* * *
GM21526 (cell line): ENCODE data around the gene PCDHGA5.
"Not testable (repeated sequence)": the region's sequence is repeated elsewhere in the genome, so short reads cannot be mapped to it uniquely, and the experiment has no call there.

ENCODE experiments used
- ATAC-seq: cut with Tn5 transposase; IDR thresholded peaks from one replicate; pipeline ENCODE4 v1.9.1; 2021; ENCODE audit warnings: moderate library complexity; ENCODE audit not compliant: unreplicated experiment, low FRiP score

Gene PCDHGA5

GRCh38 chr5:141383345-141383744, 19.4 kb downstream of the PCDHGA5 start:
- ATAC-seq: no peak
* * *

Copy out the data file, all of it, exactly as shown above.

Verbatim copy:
GM21526 (cell line): ENCODE data around the gene PCDHGA5.
"Not testable (repeated sequence)": the region's sequence is repeated elsewhere in the genome, so short reads cannot be mapped to it uniquely, and the experiment has no call there.

ENCODE experiments used
- ATAC-seq: cut with Tn5 transposase; IDR thresholded peaks from one replicate; pipeline ENCODE4 v1.9.1; 2021; ENCODE audit warnings: moderate library complexity; ENCODE audit not compliant: unreplicated experiment, low FRiP score

Gene PCDHGA5

GRCh38 chr5:141383345-141383744, 19.4 kb downstream of the PCDHGA5 start:
- ATAC-seq: no peak